Since the departure of Jeremy Maclin, analysts have touted Tyreek Hill as the Chiefs WR1. Some have claimed that he has an Antonio Brown skill set. Playing for an inconsistent offense at best, the evidence does not support those claims. No one will argue against Tyreek Hill’s speed, explosiveness, or inherent big play ability, however his history of production leaves much to be desired. Hill has never been the number one receiver on his team, dating back to college. For players attending major programs with elite competition, college production is less important (see Martavis Bryant). Hill is a different story. He spent his final college season at West Alabama, not exactly a premiere program. His 2016 production was propped up by unrepeatable big play frequency, which is sure to regress in 2017, despite an increased target share. If Hill proves to not be up to the new role in the first few weeks of the season, his value will plummet. Sell now, before TyFreak is revealed to be TyFluke. – Hunter Gibbon

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Lamar Miller

RB | Texans

Overall, I actually prefer the fantasy outlook for the Texans’ skill position players with either Tom Savage or Deshaun Watson at the helm over Brock Osweiler. Unfortunately, I’m just not a big believer in Lamar Miller. In 2016, Miller rushed for over 1,000 yards for the 2nd time in his career. But it took him 52 more carries than it did the first time, and his yards per carry average was the lowest of his career. In March, Texans’ Head Coach Bill O’Brien expressed interest in cutting down on Miller’s workload. In April, the team drafted rookie RB D’Onta Foreman in the 3rd round of the NFL Draft. Foreman may not become the Texans’ RB1 as a rookie, but he can contribute immediately, and will almost certainly eat into Miller’s goalline work. It’s time to trade Miller while there are still people out there who believe he will be the bell cow of the Houston offense. – Matt Foreman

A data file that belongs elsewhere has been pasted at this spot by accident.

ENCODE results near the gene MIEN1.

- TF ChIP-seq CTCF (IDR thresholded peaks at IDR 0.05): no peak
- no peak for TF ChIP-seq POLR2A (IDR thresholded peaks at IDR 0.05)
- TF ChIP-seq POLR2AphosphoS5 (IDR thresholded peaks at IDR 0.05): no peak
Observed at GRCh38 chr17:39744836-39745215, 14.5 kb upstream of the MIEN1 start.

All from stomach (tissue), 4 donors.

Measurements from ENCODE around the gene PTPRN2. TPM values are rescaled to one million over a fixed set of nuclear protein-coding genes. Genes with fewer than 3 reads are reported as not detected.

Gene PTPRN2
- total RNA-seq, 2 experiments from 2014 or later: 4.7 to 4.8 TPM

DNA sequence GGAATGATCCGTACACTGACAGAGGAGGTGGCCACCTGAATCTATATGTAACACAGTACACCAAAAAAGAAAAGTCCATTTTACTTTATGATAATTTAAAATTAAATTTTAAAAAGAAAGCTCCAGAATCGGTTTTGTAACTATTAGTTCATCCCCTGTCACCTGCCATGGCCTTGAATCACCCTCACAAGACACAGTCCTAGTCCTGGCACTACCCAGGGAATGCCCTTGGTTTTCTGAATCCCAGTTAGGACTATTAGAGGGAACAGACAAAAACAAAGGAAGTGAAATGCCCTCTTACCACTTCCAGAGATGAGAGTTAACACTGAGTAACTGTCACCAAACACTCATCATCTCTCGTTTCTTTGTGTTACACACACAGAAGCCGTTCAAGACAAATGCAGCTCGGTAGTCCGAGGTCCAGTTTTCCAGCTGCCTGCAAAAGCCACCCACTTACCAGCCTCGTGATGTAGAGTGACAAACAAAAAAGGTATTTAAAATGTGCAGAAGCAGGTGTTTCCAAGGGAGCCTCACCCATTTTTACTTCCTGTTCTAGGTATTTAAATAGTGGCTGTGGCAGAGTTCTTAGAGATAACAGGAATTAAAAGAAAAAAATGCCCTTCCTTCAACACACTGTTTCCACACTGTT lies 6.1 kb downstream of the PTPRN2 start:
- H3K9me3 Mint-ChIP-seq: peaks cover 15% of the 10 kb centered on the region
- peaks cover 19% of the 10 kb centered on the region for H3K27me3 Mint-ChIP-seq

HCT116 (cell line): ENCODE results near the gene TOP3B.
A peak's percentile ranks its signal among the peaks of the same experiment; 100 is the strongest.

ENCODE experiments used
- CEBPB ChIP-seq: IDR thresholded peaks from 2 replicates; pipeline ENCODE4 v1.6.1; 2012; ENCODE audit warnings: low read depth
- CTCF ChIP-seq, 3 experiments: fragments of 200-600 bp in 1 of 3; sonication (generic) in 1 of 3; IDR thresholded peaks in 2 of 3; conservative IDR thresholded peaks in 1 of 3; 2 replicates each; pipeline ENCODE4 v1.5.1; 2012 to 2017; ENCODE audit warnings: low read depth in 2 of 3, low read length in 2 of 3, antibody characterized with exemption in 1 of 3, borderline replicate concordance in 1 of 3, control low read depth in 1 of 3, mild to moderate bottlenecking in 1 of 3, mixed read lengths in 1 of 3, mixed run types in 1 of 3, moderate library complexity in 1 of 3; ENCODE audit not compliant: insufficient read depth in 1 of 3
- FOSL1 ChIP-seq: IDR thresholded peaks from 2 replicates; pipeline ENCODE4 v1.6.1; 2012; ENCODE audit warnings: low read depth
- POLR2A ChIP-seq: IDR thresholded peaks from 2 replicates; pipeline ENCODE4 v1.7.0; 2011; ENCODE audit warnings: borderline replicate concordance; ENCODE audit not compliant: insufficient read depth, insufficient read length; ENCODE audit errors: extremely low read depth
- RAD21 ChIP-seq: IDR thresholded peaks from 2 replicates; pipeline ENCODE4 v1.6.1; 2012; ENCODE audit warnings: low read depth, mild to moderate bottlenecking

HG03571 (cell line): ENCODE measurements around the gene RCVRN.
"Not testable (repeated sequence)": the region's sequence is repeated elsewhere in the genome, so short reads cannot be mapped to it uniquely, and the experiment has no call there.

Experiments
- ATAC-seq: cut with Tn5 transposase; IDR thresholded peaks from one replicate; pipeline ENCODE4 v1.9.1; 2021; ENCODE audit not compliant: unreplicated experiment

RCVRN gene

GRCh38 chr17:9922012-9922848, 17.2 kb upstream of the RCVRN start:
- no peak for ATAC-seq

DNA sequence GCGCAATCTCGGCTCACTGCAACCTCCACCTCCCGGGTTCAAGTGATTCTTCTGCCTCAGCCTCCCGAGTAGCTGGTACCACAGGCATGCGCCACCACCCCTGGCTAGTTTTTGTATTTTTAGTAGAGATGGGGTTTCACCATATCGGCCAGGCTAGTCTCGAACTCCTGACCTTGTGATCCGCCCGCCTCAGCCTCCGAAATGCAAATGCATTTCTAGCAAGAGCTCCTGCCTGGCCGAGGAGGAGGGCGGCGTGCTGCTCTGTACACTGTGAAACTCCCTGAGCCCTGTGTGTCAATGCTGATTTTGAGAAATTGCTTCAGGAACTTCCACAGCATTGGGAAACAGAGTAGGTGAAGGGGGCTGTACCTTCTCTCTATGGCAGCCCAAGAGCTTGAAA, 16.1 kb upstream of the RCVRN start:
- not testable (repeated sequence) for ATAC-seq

Jameis Winston

QB | Buccaneers

The hype train started early for Winston this offseason and has not stopped rolling since. His final ADP was QB8, above players like Cam Newton, Kirk Cousins, and Ben Roethlisberger. Newton has an overall QB1 performance on his resume. Cousins has back to back top-6 finishes to his name. Big Ben pilots the most explosive offense in the NFL. Jameis Winston has finished QB13 and QB16 in his first two NFL seasons. One of those things is not like the others. Yes, the Buccaneers invested in DeSean Jackson, Chris Godwin, and O.J. Howard over the offseason, a sign that they could move to a more pass-first approach. However, assuming they will make that shift immediately is purely speculative. Tampa Bay found success in the second half of 2016 when they rededicated to running the football and pulled in the reins on Winston. There is no doubt that he can make every throw in the book, but his decision-making has often been highly questionable. There is no indicator that the coaching staff will change the game plan that worked for them in late 2016. Sell Winston for one of the QBs below him in ADP plus a productive WR or RB, before the market realizes he will not rise above the QB middle class. – Hunter Gibbon